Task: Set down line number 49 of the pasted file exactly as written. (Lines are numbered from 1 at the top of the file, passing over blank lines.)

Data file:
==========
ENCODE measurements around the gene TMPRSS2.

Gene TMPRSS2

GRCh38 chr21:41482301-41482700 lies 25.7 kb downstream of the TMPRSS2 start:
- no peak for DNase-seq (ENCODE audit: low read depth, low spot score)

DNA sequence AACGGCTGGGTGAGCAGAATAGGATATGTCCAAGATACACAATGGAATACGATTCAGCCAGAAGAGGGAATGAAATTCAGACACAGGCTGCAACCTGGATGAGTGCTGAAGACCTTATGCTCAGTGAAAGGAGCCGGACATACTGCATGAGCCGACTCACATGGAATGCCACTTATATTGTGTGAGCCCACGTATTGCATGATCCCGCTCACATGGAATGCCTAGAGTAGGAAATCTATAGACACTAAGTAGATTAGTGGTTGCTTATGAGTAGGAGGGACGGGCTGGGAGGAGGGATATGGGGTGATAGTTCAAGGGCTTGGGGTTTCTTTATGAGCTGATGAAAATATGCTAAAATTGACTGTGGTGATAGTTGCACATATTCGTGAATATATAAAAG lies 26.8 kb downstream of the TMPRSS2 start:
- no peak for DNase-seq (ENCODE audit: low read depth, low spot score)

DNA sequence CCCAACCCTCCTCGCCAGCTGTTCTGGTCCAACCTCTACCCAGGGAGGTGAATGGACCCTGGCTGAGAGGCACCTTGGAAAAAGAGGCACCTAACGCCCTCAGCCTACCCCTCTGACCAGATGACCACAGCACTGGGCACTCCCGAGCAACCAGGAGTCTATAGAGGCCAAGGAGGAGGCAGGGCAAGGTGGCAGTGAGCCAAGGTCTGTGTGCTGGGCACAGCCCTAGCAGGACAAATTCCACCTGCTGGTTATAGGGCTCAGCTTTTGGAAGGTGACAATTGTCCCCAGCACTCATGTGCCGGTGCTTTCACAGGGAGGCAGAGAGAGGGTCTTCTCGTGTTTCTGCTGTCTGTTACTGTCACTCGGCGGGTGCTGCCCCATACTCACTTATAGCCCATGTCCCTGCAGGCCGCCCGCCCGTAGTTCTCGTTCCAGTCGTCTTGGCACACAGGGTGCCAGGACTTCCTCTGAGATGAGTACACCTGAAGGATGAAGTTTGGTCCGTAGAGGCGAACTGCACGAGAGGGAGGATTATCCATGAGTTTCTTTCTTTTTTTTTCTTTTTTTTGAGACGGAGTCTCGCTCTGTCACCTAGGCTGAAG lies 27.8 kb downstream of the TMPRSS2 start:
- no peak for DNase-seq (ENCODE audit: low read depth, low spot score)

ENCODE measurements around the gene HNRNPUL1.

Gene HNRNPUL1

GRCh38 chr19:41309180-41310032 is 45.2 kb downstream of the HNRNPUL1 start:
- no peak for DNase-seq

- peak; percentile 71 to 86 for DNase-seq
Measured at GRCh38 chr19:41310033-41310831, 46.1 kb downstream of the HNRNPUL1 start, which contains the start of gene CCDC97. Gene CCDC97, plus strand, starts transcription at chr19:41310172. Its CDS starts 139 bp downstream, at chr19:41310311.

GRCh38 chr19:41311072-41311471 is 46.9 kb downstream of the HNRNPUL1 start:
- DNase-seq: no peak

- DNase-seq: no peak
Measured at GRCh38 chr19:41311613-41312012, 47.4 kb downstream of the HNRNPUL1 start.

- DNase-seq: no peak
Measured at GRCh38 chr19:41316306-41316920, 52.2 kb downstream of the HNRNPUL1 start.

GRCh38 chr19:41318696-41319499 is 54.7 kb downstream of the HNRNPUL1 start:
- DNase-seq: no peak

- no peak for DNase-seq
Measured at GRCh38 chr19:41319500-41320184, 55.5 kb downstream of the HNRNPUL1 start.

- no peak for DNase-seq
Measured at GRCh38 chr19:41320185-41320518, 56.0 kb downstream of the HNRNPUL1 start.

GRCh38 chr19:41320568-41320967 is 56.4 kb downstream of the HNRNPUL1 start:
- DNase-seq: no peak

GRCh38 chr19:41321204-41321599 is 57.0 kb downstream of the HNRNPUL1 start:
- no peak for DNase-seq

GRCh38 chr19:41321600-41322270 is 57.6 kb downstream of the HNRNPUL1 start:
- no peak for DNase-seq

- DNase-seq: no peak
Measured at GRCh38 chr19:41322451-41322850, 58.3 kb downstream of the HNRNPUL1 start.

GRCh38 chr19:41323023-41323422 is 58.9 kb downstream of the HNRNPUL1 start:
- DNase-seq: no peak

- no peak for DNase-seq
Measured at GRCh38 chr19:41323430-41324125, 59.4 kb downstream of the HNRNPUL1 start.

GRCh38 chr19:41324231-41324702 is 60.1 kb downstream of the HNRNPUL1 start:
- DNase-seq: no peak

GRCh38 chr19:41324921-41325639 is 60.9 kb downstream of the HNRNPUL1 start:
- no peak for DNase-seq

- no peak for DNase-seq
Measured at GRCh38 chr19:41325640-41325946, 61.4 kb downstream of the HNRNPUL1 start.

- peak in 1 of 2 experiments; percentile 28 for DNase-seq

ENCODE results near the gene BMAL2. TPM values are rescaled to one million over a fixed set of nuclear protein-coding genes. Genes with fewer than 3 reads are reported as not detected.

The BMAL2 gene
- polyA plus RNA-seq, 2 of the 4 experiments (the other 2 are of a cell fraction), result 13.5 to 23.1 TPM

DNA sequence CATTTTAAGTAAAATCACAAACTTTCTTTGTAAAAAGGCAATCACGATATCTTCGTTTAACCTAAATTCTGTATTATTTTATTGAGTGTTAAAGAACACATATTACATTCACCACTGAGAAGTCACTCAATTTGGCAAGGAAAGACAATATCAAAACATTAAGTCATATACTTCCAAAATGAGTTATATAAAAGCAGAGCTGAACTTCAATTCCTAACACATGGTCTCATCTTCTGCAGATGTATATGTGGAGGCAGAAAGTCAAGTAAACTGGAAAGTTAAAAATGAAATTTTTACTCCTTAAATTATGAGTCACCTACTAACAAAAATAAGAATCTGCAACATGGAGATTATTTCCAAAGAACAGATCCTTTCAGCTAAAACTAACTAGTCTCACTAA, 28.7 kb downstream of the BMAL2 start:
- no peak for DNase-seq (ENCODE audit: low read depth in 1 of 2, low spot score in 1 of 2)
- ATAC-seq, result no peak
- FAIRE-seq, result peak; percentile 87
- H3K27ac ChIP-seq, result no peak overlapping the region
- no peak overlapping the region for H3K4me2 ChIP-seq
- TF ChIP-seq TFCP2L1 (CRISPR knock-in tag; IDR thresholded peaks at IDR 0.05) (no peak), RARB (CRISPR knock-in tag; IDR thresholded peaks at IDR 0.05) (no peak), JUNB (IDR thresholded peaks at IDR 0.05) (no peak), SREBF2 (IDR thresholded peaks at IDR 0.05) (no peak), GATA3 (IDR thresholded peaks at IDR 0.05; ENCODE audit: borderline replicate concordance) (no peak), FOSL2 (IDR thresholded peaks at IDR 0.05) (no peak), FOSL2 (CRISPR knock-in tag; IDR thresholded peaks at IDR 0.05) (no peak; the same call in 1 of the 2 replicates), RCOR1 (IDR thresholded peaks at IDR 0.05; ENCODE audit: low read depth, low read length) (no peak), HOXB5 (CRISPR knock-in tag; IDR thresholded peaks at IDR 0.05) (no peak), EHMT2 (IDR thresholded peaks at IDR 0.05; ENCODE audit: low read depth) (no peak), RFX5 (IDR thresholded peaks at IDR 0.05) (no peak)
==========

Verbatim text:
DNA sequence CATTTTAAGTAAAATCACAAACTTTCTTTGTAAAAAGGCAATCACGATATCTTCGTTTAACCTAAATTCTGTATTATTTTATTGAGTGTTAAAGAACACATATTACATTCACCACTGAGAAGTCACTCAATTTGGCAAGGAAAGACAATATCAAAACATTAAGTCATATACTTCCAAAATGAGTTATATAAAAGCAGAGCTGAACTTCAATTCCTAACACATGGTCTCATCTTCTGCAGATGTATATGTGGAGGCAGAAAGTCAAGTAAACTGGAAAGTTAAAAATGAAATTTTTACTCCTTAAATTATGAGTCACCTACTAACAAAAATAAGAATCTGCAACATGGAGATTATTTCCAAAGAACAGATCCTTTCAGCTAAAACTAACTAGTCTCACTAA, 28.7 kb downstream of the BMAL2 start: